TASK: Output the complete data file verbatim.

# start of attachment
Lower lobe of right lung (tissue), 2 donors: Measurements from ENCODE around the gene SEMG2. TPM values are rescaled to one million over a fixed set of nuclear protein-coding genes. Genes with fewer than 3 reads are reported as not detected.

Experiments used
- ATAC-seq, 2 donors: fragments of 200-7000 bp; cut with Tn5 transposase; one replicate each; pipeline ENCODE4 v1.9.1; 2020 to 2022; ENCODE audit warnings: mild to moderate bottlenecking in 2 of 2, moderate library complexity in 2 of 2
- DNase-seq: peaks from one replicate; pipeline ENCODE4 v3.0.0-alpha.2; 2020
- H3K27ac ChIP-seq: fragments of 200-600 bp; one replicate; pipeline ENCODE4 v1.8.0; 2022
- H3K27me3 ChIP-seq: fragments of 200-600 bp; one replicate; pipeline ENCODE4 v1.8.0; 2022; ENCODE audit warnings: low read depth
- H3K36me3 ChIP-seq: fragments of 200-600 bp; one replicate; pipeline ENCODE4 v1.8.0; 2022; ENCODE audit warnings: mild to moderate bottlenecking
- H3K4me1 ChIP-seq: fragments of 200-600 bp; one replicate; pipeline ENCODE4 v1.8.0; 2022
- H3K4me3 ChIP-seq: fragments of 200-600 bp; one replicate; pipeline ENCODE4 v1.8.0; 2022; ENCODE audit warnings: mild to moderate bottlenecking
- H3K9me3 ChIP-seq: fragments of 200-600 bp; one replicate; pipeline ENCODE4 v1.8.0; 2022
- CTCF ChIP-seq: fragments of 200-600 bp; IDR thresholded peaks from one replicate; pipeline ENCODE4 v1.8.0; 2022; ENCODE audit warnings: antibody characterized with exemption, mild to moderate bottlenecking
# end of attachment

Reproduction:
Lower lobe of right lung (tissue), 2 donors: Measurements from ENCODE around the gene SEMG2. TPM values are rescaled to one million over a fixed set of nuclear protein-coding genes. Genes with fewer than 3 reads are reported as not detected.

Experiments used
- ATAC-seq, 2 donors: fragments of 200-7000 bp; cut with Tn5 transposase; one replicate each; pipeline ENCODE4 v1.9.1; 2020 to 2022; ENCODE audit warnings: mild to moderate bottlenecking in 2 of 2, moderate library complexity in 2 of 2
- DNase-seq: peaks from one replicate; pipeline ENCODE4 v3.0.0-alpha.2; 2020
- H3K27ac ChIP-seq: fragments of 200-600 bp; one replicate; pipeline ENCODE4 v1.8.0; 2022
- H3K27me3 ChIP-seq: fragments of 200-600 bp; one replicate; pipeline ENCODE4 v1.8.0; 2022; ENCODE audit warnings: low read depth
- H3K36me3 ChIP-seq: fragments of 200-600 bp; one replicate; pipeline ENCODE4 v1.8.0; 2022; ENCODE audit warnings: mild to moderate bottlenecking
- H3K4me1 ChIP-seq: fragments of 200-600 bp; one replicate; pipeline ENCODE4 v1.8.0; 2022
- H3K4me3 ChIP-seq: fragments of 200-600 bp; one replicate; pipeline ENCODE4 v1.8.0; 2022; ENCODE audit warnings: mild to moderate bottlenecking
- H3K9me3 ChIP-seq: fragments of 200-600 bp; one replicate; pipeline ENCODE4 v1.8.0; 2022
- CTCF ChIP-seq: fragments of 200-600 bp; IDR thresholded peaks from one replicate; pipeline ENCODE4 v1.8.0; 2022; ENCODE audit warnings: antibody characterized with exemption, mild to moderate bottlenecking